Anyone that has heard about the paradox of choice will understand why Jacqueline Au’s bridal boutique The LOFT is such a hit with brides in Hong Kong. Her minimalistic boutique focuses on chic and modern dresses, separates, jumpsuits and accessories that are heavily curated. We take a walk through her ‘Lab of Fairy Tales’ in Central and find out how she filled such an obvious gap in the market that no one else could see.
How did your fashion background lead you to setting up The LOFT?
I revel in new talent and a fresh perspective when it comes to fashion, and that is what I have been doing for the past ten years as a buyer. That’s what I love doing – discovering new pieces that nobody else has and bringing in under-the-radar designers that bring a new perspective to the table. For me, The LOFT is not about just bringing in the big names and brands that everyone knows and putting them on a rack. It is about curating a collection that inspires and excites modern brides. We are always on the look out for fashion designers that don’t obviously create fashion for the aisle, like Delpozo and Maticevski.
What gap in the market does your boutique fill?
We tap into a group of modern brides who are far too cool for a traditional gown, and love fashion. They like looks that might be minimalist in style, but maximal in design that they will still love in twenty years.
What is the biggest misconception about brides today?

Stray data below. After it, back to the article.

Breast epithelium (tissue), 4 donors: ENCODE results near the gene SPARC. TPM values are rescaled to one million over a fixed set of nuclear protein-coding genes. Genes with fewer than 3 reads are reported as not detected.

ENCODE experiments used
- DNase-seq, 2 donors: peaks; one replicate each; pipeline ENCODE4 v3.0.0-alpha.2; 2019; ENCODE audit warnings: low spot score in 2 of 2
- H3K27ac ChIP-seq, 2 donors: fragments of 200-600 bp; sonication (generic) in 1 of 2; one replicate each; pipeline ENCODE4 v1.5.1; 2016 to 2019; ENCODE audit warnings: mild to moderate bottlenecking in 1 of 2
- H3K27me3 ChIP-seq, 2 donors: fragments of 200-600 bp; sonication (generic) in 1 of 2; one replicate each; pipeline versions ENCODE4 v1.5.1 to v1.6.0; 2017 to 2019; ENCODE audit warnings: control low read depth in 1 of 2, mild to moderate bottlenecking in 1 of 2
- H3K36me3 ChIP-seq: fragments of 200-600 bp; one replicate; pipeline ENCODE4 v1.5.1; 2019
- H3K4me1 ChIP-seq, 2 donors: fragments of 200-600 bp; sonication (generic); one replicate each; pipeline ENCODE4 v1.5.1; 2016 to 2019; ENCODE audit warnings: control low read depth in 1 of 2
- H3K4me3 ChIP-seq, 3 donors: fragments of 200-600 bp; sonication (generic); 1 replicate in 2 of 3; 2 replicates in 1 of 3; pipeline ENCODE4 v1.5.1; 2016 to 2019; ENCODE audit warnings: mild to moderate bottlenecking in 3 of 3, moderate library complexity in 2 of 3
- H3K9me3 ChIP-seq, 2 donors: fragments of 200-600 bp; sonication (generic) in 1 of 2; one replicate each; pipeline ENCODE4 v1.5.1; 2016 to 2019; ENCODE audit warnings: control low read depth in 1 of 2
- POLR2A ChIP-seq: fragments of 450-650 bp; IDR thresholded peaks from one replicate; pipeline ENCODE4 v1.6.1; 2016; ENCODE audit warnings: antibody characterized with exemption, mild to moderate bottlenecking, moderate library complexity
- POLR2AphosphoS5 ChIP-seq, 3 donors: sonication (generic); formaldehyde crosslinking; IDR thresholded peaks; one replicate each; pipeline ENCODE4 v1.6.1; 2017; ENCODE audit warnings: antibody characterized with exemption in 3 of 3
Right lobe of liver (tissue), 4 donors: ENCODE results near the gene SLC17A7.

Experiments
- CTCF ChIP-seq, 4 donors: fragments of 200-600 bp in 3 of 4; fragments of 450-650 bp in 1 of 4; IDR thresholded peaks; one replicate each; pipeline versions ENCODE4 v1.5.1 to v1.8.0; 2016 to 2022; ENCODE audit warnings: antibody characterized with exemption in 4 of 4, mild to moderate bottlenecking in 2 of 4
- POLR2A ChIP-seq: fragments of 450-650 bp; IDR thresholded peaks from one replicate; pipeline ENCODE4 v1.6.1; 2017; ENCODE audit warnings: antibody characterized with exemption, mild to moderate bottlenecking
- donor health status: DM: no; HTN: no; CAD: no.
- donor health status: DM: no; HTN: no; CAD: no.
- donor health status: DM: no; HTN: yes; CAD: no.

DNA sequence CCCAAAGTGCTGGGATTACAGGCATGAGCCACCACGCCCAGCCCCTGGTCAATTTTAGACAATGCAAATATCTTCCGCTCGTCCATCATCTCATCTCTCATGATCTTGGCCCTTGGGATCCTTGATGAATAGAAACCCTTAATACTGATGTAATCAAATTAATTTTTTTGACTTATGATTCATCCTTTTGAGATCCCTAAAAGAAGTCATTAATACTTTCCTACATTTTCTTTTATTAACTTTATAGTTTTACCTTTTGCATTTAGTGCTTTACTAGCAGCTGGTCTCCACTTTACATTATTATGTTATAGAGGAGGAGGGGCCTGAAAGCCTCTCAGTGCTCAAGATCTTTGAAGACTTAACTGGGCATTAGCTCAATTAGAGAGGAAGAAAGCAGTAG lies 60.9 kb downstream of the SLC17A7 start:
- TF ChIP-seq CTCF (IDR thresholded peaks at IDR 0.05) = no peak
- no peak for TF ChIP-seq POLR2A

I learned early on that my customers are not really buying into trends. They don’t come to The LOFT for pieces that everyone else is wearing. They don’t want to spend all this money on a dress that looks exactly like what their friends wore. So for them, it’s really about hunting for an unexpected outfit that says something about them in terms of style and personality but also makes them look like the most beautiful version of themselves.
What does the modern Hong Kong bride want?
They like pieces that are show-stopping and can command a presence as they walk down the aisle but are still practical in terms of their ability to move around throughout the night and be able to enjoy themselves. They want maximum impact without the pressure of getting a custom-made or couture gown.
How have perceptions and money shifted towards accessories versus dresses over the years?
The dress is still all-important and the majority of the budget remains dedicated to it; but modern brides realise that wedding accessories can lift a look to the next level which is why they are shifting a part of their budget to invest in a custom veil from Daphne Newman or a pair of Pearl earrings from Danielle Frankel to complete their looks.
Who were the key designers you wanted to stock when you launched?
Delpozo, Danielle Frankel and Maticevski. I have my eye on Giambattista Valli Couture (which I wore for my wedding) and Ashi Studio.
What are some historical iconic wedding dresses that you love?
Audrey Hepburn’s Pierre Balmain and Giovanna Battaglia Engelbert’s Valentino Couture are two of my favourites.
Jumpsuits and separates are having a moment. What designers do them best?
Maticevski for jumpsuits and Danielle Frankel for separates. If a bride wants to go for a ready to wear look The Row is also a great option.
What advice do you have for brides looking for the perfect dress?
Brides should always tackle the shape first and details later. they will find it a lot easier to focus and won’t be wasting time nitpicking the details like lace, embroidery and ribbons in the beginning.
Who are your favourite wedding vendors that you recommend to clients?
Hair stylist: Marvin Lin of SHHH group for hair
Wedding Planner: Melbourne-based Style Co.
Florist: Sarah Winward for her ethereal cloud-like chandeliers and floral arches
Photographer: Max Wanger takes the most memorable shots I’ve ever seen Venues: Sevva and the terrace of Duddells